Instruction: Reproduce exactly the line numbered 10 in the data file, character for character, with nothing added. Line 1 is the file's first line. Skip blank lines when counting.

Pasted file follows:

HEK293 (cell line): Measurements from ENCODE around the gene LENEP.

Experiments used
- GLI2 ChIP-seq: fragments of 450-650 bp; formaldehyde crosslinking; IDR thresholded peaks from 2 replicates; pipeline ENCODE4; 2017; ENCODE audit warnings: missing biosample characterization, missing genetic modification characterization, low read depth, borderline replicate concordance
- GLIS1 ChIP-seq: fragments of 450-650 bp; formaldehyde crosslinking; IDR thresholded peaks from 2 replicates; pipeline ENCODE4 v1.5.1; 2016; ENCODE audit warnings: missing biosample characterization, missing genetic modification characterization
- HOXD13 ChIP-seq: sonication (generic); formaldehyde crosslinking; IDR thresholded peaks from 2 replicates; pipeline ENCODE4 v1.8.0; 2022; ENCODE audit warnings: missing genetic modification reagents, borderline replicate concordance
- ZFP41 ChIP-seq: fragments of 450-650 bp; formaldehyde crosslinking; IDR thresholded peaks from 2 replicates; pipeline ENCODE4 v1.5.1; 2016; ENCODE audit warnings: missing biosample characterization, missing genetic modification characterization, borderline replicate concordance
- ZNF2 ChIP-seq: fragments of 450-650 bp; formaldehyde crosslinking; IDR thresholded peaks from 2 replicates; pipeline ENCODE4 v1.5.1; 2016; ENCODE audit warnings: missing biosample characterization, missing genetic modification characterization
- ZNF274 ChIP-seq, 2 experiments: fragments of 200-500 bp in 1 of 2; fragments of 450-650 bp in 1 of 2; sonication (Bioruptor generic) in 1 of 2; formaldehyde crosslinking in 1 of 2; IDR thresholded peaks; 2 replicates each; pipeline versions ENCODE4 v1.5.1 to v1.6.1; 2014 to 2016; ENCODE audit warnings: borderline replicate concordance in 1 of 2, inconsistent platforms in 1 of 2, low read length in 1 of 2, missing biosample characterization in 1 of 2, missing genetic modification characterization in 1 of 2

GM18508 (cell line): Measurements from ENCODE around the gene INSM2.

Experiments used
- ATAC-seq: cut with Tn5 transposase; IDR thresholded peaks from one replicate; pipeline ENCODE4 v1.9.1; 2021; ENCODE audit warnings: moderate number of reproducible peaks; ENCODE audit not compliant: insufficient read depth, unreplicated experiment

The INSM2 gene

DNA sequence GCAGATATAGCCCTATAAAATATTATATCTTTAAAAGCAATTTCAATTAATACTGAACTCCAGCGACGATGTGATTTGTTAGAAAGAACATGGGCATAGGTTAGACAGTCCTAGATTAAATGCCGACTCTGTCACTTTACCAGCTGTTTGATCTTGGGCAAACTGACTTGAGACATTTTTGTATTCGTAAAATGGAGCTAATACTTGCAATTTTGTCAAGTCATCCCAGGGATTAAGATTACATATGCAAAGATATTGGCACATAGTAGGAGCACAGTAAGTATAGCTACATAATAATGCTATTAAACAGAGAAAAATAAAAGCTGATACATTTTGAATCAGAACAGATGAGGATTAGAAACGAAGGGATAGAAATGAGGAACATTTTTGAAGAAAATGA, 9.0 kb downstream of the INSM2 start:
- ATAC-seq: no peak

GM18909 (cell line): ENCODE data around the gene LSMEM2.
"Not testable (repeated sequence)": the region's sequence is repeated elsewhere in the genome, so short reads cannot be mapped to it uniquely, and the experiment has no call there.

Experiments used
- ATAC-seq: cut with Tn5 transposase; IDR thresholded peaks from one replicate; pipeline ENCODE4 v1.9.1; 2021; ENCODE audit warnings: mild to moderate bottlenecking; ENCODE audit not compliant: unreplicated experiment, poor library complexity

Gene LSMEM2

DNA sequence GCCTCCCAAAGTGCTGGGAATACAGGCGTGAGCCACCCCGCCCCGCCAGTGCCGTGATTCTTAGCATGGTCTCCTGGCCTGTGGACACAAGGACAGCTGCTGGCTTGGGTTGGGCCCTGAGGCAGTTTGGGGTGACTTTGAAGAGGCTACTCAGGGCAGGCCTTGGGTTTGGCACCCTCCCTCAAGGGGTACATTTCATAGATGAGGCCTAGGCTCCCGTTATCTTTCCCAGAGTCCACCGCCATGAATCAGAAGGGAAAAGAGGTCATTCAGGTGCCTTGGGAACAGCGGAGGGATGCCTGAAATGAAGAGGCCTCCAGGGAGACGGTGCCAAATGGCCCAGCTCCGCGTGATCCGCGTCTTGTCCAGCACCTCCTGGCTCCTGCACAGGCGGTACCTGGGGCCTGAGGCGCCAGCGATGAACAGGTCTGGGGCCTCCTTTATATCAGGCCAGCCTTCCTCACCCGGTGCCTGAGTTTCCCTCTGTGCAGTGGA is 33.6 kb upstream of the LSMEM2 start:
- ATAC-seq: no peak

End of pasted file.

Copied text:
Experiments used